Designer: David Curwen
Built: Marlborough, 1948
Rebuilt in 1969 by the S.M.R. and Coleby-Simkins
Further alterations in 1989 by Messrs Wickett, Kempster & Coleby with new valve gear, roller bearing side rods, rolling crosshead and balanced slide valves being added.
Also front-end modifications in 2000 resulting in a more efficient blastpipe and chimney arrangement.
The locomotive was supplied new to the Bognor Regis Miniature Railway, run by a Mr.S.R.Briggs. At that time 751 was numbered 2448, and named Canadian Chief (on the tender).It was put into store in 1950 when Mr Briggs gave up the concession to run the railway. The locomotives remained in storage until about 1956 when sold to Mr.P.Harding, a dealer in Mablethorpe, who then sold them on to Lord Gretton in 1957.
At Stapleford, 2448 was renumbered to 751 and renamed John of Gaunt. Apart from wanderings to the Wells and Walsingham Railway in Norfolk, the Suffolk Miniature Light Railway at Kessingland and display at the Midland Model Engineering Exhibition, held at Granby Halls, Leicester in October 1978, the locomotive has remained at Stapleford.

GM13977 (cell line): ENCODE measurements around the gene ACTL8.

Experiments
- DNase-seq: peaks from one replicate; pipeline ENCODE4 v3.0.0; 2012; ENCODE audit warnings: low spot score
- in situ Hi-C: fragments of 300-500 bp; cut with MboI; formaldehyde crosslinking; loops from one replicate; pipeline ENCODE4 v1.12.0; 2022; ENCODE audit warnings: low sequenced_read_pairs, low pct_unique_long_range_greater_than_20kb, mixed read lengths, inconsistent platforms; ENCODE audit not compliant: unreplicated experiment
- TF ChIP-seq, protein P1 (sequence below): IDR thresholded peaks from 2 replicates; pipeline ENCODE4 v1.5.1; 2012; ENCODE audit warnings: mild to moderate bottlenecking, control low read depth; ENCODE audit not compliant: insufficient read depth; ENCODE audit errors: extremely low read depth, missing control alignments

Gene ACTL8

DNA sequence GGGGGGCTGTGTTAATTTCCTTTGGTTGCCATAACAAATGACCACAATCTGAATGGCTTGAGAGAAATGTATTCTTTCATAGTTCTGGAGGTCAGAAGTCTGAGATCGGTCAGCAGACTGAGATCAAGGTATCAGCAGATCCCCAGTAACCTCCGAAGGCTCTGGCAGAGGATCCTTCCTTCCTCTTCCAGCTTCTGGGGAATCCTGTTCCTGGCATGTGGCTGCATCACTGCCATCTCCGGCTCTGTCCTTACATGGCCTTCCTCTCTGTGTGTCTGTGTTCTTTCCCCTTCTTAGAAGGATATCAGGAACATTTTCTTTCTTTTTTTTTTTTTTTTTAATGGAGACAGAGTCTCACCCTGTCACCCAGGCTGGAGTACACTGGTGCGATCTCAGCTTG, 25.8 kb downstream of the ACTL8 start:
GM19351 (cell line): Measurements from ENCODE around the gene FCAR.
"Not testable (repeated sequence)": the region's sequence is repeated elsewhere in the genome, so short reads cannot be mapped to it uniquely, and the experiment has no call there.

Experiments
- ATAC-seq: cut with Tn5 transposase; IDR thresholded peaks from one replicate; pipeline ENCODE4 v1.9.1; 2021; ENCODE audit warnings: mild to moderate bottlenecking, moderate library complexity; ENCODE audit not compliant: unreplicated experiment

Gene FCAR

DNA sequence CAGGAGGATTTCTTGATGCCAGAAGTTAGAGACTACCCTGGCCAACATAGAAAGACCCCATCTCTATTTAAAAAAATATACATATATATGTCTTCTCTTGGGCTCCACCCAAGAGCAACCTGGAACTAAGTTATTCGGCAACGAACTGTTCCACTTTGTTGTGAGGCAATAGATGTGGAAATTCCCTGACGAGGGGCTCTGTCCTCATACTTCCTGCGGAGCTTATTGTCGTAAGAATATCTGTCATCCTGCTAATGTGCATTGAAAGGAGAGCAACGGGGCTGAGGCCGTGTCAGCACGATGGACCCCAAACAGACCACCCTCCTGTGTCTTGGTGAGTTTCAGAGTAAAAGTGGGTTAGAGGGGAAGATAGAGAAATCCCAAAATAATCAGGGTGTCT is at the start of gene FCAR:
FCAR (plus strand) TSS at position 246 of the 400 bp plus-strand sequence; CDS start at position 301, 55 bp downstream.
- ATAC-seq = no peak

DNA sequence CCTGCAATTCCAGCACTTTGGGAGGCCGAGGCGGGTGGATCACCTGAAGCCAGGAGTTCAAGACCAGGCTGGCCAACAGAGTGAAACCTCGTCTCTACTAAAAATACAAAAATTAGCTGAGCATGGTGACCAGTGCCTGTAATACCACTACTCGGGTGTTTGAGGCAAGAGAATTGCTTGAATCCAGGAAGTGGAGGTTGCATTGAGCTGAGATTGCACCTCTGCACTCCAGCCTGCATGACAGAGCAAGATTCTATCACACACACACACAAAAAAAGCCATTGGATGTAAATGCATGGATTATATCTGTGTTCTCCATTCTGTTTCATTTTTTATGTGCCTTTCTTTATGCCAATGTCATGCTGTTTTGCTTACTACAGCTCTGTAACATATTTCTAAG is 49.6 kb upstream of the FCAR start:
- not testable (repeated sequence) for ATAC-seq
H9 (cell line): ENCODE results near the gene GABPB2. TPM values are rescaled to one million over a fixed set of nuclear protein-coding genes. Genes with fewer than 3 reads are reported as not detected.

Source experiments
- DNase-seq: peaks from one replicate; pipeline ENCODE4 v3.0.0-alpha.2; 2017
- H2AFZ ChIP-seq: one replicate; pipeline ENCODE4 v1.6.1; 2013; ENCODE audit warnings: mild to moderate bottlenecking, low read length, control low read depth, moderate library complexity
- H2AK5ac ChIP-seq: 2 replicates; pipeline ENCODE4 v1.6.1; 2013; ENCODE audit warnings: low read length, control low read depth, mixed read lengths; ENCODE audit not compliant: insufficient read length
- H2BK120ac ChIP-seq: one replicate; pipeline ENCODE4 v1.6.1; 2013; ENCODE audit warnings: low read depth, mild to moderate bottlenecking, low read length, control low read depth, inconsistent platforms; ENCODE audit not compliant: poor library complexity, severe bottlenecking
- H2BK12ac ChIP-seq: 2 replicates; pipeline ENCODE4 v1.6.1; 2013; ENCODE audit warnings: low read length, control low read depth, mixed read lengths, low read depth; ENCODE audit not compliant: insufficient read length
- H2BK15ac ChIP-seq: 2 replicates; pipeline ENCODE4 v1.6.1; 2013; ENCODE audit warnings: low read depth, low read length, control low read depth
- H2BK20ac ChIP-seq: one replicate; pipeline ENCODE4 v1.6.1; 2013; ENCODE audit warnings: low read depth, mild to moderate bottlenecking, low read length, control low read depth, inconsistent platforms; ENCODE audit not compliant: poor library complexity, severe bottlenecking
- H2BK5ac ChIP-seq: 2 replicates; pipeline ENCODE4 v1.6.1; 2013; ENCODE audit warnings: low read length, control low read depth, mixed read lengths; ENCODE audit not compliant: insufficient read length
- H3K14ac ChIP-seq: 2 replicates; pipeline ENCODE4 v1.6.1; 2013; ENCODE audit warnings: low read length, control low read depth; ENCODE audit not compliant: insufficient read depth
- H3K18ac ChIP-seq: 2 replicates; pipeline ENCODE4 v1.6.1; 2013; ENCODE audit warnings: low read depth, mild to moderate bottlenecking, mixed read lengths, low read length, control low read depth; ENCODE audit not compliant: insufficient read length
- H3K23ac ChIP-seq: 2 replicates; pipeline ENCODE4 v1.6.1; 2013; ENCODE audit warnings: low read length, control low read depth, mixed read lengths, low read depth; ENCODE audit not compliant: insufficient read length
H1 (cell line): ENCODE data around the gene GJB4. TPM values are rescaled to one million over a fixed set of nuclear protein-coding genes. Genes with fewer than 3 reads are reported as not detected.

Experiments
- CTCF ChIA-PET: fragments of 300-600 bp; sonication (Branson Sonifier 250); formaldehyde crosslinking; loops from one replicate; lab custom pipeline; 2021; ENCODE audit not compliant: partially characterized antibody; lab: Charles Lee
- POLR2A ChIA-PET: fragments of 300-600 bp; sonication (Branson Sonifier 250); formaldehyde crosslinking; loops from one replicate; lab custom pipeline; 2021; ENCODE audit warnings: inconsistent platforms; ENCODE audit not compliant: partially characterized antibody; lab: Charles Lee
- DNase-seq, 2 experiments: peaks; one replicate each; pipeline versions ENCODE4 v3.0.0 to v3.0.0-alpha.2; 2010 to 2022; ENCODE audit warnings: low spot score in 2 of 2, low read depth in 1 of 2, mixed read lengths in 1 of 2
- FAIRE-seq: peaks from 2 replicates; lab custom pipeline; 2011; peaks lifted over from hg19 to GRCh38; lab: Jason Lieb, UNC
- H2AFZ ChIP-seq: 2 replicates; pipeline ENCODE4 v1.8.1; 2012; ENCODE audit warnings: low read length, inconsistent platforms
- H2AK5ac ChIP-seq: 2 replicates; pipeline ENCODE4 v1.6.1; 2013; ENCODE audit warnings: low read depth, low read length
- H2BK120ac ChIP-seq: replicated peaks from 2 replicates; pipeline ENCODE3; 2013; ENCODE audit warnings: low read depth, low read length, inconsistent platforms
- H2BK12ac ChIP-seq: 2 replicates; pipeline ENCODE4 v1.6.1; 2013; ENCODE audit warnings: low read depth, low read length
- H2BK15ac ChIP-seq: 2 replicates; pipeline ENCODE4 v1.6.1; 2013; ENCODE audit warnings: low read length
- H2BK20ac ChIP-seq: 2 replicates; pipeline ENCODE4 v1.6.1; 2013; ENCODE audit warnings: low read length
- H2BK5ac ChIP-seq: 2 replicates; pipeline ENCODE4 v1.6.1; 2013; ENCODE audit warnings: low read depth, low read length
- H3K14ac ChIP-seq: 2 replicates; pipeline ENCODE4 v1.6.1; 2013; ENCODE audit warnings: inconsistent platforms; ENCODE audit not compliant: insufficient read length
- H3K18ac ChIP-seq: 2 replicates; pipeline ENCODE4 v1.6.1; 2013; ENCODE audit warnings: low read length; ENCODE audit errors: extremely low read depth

As originally built the locomotive was fitted with Baker valve gear but has since been fitted with modified ‘rotary’ type valve gear to improve performance.
In 1970 John of Gaunt received a new boiler, made by Gower of Bedford, and ran with this until the spare boiler was fitted in the Spring of 1995. On the 16th September 1995 she was renamed as John H.Gretton.
An “easier” locomotive to fire and drive, 751 is used as the first training engine as non-passed FSMR members get their first experience of driving and firing a steam locomotive. It is also often the loco of choice on private party charters or members running days due to its ability and speed of preparation and disposal
Following the many improvements made over the years to this particular member of a well-known group of locomotives, we believe that it is now the most powerful example running of the Curwen Atlantics